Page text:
Tuesday, 14 February 2017

More Russian fake news on the way [update 2]




Soviet-era Russia almost invented modern political propaganda. Whatever the truth today about “fake news” or of claims that Russia “hacked the US election,” it’s clear that Russia's state-owned foreign language news services are still directed by the Kremlin, and are and have been attempting to sway elections around the world, broadcasting on Sputnik and RT for example what can best be described as carefully-crafted spin promoting selected candidates.

Security officials believe there are two basic elements to the Russian strategy: leaking hacked documents, such as the Democratic National Convention emails obtained by Wikileaks during the US presidential election, and creating – or seizing on and exaggerating - false or misleading news events.

It doesn’t take much to get crap passed around.

The most notorious example of the latter came in January 2016, when Russia’s state-owned Channel One reported that “Lisa,” a 13-year old girl from a Russian-immigrant family, had been abducted and raped by “southern looking” asylum seekers in Germany. The news was not exactly fake – Lisa had indeed vanished for a night, and had initially claimed to have been raped.
    But before police established neither crime had occurred (she had stayed overnight at a friend’s house), protesters from Germany’s Russian speaking diaspora appeared outside Mrs Merkel’s office waving banners reading “our children are in danger!” and Sergei Lavrov, the Russian foreign minister, accused the German government of a cover-up.  The Lisa case is widely viewed the most egregious example of Kremlin propaganda to date, and nothing on the same scale has been seen before or since.
    One European official, speaking on condition of anonymity, said he believed it was an experiment, a “test” to see how far such tactics could be used to inflame discontent with Angela Merkel’s policy on immigration.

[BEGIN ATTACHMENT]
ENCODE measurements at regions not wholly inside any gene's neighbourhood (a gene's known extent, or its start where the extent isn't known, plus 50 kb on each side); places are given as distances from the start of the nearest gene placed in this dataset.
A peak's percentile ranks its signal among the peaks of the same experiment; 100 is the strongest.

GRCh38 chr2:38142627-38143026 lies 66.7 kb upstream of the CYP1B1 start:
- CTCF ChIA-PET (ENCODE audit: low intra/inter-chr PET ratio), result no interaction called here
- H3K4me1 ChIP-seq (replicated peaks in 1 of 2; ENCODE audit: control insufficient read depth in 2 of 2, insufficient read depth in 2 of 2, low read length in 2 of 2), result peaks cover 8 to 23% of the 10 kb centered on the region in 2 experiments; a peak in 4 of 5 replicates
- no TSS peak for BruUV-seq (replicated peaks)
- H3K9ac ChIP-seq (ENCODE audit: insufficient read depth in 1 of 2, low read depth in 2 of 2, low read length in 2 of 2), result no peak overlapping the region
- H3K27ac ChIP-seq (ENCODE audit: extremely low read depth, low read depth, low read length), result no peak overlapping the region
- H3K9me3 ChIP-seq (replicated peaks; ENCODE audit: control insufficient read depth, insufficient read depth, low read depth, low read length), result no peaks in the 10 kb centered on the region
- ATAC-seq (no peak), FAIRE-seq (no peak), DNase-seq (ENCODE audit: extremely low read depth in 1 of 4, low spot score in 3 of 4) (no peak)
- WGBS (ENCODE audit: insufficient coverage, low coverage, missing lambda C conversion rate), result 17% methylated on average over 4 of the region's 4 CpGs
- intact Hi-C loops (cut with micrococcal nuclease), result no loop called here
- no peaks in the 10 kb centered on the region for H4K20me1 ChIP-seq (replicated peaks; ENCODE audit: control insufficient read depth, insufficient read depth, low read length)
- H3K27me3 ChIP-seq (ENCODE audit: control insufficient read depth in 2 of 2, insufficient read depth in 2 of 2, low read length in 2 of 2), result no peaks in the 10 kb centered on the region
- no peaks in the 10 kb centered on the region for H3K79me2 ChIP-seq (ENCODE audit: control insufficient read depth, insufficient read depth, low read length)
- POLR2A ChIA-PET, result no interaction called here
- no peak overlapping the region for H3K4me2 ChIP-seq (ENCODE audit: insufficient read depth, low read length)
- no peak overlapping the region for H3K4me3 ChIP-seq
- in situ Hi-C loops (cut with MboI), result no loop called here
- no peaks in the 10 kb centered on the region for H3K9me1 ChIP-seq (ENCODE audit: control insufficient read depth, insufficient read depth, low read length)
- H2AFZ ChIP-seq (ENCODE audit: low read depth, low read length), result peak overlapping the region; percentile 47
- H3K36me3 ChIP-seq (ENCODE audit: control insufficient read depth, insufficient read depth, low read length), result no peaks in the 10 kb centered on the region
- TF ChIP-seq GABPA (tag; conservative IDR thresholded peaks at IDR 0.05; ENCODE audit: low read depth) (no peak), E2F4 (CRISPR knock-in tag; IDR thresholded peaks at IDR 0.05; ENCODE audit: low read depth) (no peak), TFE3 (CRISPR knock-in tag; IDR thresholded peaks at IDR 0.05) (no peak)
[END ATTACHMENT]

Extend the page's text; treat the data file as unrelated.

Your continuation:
London’s Telegraph newspaper cites the East StratCom Task Force (set up by the European Union set up to monitor and respond to Russian propaganda) as saying “Angela Merkel, who will seek a historic fourth term as chancellor of Germany at federal elections in September, has been singled out as a priority target in the coming year.”

 And the Telegraph reports that at least two other European security arms expect Russia to meddle in their elections, promoting candidates keen to “drop sanctions imposed on Russia over its annexation of Crimea and war in eastern Ukraine, and strongly sceptical of NATO – Europe’s remaining bulwark against any further Russian aggression.

The DGSE, France’s equivalent of MI6, said this week it expects Russia to intervene in the presidential election in April and May on the side of Marine Le Pen, the leader of the far-right National Front. The agency’s director general believes Russia will use internet bots to spread fake news favourable to Ms Le Pen on social media and may leak embarrassing emails stolen from her opponents by hackers, Le Canard Enchaîné , a French weekly, reported on Wednesday.
    In just the past two weeks, Denmark has publically identified Russia as a key cyber espionage threat, Norway said its Labour Party and email accounts belonging to several civil servants had been targeted by Russian hacking group, and Italy said it suspected Russia was behind a four-month malware attack against its foreign ministry last year…
    March’s vote in the Netherlands, the French presidential elections in April and May, and polls in Norway, the Czech Republic, and Serbia, may also be targeted…
    “We have to realise this is not a media strategy run by public relations executives,” said Dr Stefan Meister, who studies Russian propaganda in Germany. “This is a security strategy, run by security agencies," he said, "it is part of the security doctrine of the Russian Federation”

This is not a reason to hyperventilate. But it is a reason to remember what Robert Bidinotto reminded us of last week – that “Putin is a killer. He rose to power via the Moscow apartment bombings atrocity… He has had his political rivals murdered by poison and other nasty means. He runs an brutal oligarchy with an iron fist, and permits no opposition” – and to subject the sniff test anything emanating from Russian news services.

As we always should have.